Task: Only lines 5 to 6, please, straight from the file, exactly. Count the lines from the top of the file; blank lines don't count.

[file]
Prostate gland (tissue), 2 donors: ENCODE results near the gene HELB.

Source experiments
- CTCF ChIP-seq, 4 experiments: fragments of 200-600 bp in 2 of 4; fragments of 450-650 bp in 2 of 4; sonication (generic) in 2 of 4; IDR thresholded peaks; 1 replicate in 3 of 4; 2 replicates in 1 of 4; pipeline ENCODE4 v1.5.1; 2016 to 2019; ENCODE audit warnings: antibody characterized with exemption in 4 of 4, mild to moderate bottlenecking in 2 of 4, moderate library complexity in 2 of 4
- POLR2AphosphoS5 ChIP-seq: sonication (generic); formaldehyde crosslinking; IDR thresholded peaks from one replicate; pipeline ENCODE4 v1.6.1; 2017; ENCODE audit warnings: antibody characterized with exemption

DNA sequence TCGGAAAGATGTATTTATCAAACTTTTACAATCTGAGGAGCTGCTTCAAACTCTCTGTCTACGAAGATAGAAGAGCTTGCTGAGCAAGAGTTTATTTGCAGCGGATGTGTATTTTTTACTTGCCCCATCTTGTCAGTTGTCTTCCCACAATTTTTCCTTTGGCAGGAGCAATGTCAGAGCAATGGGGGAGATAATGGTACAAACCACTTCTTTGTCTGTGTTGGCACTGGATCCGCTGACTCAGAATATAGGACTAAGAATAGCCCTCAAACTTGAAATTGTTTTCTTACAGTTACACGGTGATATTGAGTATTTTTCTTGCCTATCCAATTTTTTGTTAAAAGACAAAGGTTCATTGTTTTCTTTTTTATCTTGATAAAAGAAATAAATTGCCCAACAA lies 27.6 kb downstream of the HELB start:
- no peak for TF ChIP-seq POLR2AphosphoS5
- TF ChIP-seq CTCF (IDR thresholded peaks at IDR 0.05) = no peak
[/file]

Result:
DNA sequence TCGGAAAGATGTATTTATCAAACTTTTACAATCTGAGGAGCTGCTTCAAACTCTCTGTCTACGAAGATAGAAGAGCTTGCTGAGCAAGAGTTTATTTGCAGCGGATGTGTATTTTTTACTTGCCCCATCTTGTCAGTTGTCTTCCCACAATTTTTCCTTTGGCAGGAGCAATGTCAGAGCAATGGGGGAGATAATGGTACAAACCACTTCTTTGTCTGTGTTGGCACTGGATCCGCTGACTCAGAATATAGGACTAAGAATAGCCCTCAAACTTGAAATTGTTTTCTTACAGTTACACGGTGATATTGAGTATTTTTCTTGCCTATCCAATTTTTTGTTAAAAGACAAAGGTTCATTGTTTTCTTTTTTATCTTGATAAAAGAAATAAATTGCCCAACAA lies 27.6 kb downstream of the HELB start:
- no peak for TF ChIP-seq POLR2AphosphoS5